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Understanding Bereavement Leave: A Comprehensive Guide

Updated on :

April 11, 2024
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Understanding Bereavement Leave: A Comprehensive Guide

Losing a family member or a loved one is one of life's most tragic events, and it takes a toll on the person's mental health. For employees in an organization, when a family member or loved one passes away, the employee experiences severe mental and emotional stress, which can affect the employee's productivity and performance.

Aside from the combined mental and emotional turmoil the employee deals with, they are also physically stressed as their presence and finances will be required to manage the unfortunate situation. To assist during these challenging times, many organizations offer a policy known as bereavement leave.

What is Bereavement Leave?

Bereavement leave is when an employee takes off from work following the death of a family member or a close friend. This period off can either be paid or unpaid and is provided for the employee to adequately grieve, be with their family members, attend funeral services and manage the legal or financial and legal matters that may arise after the death of the loved one.

Much like other forms of time off—such as unpaid leave, compensatory leave, and sabbatical leave—bereavement leave can provide an essential pause from work to tend to personal matters. For eligible employees, this can be up to two weeks.

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Is Bereavement Leave Required by Law?

While no federal laws require employers to provide bereavement leave to their employees, it is usually a subject to discuss with the HR team in the organization you work for. Typically, in the event of the death of a close family member or an immediate family member, employees take advantage of other leave provisions such as sick leave or additional paid leave, or paid time off (PTO) periods.

Also, the majority of the state laws across the United States make no provision for bereavement leave. However, various organizations establish clear leave policies that ensure grieving employees observe the required leave period to attend to all requirements that the period demands adequately. Some companies offer bereavement leave, and such information is usually found in the employee handbook.

While organizations typically do not have conventional bereavement leave time off, union employees can negotiate bereavement as part of a collective bargaining agreement. The union may also enable the employee to negotiate better terms or update the organization's policy regarding the bereavement leave duration, payment during this period, and any special demands the employee may require.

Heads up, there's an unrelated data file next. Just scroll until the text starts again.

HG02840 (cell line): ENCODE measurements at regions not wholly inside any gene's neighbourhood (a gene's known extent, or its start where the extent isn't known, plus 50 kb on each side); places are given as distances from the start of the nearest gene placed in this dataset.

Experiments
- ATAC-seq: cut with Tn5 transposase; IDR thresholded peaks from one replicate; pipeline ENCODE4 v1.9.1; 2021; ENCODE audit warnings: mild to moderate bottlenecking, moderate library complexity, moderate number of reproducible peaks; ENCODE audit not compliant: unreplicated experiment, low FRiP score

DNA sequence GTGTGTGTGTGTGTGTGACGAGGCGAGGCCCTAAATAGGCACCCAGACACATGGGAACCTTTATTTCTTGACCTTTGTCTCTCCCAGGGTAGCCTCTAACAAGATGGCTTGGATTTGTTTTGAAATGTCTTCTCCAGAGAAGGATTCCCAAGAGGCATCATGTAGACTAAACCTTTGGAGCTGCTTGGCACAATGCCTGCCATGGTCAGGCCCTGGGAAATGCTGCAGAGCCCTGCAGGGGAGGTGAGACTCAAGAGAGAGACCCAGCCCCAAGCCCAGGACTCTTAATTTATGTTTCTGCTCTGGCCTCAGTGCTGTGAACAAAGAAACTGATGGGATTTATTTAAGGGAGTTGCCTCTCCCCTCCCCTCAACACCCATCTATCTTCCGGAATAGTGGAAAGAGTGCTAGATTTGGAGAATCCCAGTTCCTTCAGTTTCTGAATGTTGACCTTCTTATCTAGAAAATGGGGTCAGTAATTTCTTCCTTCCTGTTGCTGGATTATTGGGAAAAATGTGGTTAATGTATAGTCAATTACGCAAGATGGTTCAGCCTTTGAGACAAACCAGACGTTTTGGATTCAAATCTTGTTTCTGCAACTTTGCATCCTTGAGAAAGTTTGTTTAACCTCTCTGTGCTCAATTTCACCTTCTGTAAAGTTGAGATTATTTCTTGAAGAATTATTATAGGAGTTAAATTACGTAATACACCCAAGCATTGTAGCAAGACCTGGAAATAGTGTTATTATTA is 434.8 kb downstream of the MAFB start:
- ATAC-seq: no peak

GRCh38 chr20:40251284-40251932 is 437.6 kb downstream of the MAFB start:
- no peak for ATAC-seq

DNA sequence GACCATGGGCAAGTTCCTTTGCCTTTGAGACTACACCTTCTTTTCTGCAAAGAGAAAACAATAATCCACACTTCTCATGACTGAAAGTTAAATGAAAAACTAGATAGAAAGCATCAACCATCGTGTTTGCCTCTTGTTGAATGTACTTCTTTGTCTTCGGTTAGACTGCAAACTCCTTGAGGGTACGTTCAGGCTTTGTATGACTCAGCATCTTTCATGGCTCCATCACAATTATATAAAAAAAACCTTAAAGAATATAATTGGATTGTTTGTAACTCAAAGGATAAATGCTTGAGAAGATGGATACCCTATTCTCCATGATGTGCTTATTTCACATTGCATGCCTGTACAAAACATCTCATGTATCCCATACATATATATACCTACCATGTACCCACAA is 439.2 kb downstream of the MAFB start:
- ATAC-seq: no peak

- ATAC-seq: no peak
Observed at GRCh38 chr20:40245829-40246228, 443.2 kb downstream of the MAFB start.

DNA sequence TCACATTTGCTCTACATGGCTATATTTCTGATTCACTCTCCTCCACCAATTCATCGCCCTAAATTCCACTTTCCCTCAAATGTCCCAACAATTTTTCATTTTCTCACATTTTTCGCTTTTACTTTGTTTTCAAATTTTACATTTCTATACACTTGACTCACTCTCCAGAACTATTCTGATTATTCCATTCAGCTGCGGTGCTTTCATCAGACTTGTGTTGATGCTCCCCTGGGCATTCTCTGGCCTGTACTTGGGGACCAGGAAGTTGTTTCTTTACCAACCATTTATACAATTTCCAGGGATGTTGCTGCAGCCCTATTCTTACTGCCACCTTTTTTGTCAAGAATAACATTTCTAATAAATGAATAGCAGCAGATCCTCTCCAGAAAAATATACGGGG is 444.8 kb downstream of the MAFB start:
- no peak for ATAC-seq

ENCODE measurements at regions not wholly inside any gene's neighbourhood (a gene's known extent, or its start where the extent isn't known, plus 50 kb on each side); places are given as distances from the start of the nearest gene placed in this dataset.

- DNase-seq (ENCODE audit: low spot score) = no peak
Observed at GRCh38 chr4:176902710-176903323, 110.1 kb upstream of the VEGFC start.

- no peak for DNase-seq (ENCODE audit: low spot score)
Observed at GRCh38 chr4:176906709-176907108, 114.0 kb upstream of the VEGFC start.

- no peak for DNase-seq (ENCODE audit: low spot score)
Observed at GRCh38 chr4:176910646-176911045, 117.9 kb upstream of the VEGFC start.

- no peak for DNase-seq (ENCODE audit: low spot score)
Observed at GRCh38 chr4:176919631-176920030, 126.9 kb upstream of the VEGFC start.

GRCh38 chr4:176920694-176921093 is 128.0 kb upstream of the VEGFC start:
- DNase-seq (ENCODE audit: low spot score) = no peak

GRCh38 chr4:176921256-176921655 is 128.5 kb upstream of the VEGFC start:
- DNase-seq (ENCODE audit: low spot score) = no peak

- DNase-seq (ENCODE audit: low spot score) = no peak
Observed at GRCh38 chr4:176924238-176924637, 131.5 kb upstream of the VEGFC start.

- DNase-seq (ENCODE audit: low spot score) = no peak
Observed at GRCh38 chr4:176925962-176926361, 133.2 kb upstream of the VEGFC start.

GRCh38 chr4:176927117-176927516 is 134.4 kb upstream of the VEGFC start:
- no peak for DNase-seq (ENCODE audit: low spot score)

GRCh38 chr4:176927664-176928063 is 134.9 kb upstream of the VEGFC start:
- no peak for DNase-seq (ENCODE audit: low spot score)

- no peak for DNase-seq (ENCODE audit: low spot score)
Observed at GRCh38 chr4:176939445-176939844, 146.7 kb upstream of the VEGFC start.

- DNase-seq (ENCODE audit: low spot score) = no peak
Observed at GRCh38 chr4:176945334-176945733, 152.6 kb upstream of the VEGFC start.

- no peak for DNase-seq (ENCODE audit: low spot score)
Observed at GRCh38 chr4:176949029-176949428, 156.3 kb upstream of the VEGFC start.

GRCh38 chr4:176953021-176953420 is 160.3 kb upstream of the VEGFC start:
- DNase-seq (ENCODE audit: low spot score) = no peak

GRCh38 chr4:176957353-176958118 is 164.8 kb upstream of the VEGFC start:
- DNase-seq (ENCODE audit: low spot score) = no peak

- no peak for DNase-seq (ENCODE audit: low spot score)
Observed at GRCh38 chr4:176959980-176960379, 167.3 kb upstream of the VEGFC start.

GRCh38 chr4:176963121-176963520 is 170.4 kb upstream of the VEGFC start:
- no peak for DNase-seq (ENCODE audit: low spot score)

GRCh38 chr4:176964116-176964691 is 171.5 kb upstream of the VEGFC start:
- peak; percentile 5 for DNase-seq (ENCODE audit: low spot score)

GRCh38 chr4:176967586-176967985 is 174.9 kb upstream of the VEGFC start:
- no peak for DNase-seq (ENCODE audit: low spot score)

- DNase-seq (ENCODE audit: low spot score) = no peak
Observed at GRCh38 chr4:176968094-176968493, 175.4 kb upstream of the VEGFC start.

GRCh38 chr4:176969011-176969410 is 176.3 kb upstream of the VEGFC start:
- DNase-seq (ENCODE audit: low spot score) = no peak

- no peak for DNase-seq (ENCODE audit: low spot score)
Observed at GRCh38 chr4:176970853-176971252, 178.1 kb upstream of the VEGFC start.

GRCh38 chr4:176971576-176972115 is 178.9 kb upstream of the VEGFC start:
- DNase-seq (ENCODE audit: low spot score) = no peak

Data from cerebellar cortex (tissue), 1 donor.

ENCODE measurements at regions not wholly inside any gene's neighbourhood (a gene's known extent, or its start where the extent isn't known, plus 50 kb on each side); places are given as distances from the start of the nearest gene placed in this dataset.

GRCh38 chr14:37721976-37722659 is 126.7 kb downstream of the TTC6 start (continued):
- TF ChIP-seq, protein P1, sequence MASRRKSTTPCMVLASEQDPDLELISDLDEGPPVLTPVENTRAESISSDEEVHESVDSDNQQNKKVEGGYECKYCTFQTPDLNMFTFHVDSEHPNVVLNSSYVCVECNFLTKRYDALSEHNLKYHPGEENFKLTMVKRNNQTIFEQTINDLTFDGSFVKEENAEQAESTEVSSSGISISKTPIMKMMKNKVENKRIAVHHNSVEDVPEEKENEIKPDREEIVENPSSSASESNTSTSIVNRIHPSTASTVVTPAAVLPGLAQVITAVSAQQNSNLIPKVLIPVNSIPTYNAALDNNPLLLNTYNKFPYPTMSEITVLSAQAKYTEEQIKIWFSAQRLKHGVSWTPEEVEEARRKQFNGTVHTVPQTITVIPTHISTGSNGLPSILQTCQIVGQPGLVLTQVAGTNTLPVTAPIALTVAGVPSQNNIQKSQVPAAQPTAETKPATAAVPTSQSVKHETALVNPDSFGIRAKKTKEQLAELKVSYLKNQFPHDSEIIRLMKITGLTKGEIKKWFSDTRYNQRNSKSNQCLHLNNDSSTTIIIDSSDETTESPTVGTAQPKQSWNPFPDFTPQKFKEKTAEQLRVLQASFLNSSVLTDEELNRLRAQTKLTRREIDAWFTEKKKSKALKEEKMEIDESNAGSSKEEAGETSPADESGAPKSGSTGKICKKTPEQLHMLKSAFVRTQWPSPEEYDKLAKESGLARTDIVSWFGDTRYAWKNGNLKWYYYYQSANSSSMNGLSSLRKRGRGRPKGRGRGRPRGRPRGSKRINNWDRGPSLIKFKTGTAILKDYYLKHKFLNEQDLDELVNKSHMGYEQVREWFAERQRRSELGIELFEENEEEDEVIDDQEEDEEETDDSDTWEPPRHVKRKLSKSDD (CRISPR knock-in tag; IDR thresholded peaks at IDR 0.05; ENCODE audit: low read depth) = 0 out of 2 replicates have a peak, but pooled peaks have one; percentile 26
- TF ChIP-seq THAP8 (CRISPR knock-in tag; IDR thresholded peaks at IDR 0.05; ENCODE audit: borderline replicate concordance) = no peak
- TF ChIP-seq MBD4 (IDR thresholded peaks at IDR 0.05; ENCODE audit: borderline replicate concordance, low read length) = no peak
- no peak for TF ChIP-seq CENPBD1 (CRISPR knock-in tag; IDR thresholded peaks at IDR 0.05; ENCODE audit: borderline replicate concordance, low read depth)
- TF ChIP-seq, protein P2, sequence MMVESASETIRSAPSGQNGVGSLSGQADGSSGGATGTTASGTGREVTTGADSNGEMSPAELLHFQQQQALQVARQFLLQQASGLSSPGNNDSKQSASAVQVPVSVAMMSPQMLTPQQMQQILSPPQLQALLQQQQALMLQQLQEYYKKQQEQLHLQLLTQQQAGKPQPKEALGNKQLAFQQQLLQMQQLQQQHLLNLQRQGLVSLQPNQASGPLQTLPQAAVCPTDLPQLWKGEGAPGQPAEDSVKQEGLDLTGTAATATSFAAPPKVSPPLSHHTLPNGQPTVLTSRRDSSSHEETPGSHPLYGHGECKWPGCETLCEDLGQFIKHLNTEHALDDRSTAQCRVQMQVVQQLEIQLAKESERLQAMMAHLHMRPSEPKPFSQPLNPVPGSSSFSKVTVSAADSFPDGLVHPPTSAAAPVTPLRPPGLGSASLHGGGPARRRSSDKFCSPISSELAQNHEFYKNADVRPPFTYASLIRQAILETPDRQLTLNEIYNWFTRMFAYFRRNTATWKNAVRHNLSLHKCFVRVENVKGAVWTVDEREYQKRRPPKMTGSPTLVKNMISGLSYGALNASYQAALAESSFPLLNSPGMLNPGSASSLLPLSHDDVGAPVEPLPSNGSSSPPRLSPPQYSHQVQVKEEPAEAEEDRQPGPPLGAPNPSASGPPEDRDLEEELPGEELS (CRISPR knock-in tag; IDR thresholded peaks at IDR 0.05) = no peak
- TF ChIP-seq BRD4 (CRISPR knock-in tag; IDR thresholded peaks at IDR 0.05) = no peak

Is Bereavement Leave Paid?

The question of whether bereavement leave is paid or not varies significantly across organizations and jurisdictions. It's a matter that hinges on a combination of local labor laws, company policies, and, often, the culture and ethos of the organization itself. Some organizations offer paid bereavement leave.

Because there is no federal or major state law backing the provision of bereavement leave, it is up to the employer to provide payment for bereavement leave. Occasionally, it is usually unpaid.

In most cases, it depends on the employee's employment relationship with the organization. However, a formal policy ensures fairness and equity in paying a bereaved employee.

According to SHRM's Paid Leave Benchmarking Report, about 88% of organizations across all industries provide paid leave for employees that have lost a family member or a loved one.

Organizations need to provide paid leave to grieving employees as this period affects them severely psychologically. Often, employees incur significant expenses by organizing funeral services and memorials. Financial support during this period will make the employee feel valued, impacting the organization's retention strength.

Duration of Bereavement Leave

The length of bereavement leave can also differ considerably. Common practice ranges from a few days to a week. Certain factors, such as the deceased's relationship with the employee or the need for international travel, may lead to extended leave periods. For example, according to the UK’s Advisory, Conciliation and Arbitration Service (ACAS), employers often allow more leave if the employee has lost a child or spouse.

Bereavement Leave Policy

Establishing a transparent and fair bereavement leave policy is pivotal to any organization's employee support system. It not only conveys empathy and understanding but also promotes a compassionate workplace culture.

Elements of a Bereavement Leave Policy

A robust bereavement leave policy should include several key components:

  • Eligibility: Clearly define who is eligible for bereavement leave, typically including full-time and part-time employees. Some guidelines also consider the employee’s relationship with the deceased, extending leave for immediate family members and a shorter leave for other relations.
  • Duration: Specify the duration of the leave. This is often determined by the relationship to the deceased, with ACAS advising more generous leave for the loss of a child or spouse.
  • Paid or Unpaid: Clearly state whether the leave is paid or unpaid. In the case of unpaid leave, employees should understand how this type of leave relates to other forms of time off, such as unpaid leave.
  • Procedure: Outline the process for requesting bereavement leave, including whom to notify and any necessary documentation.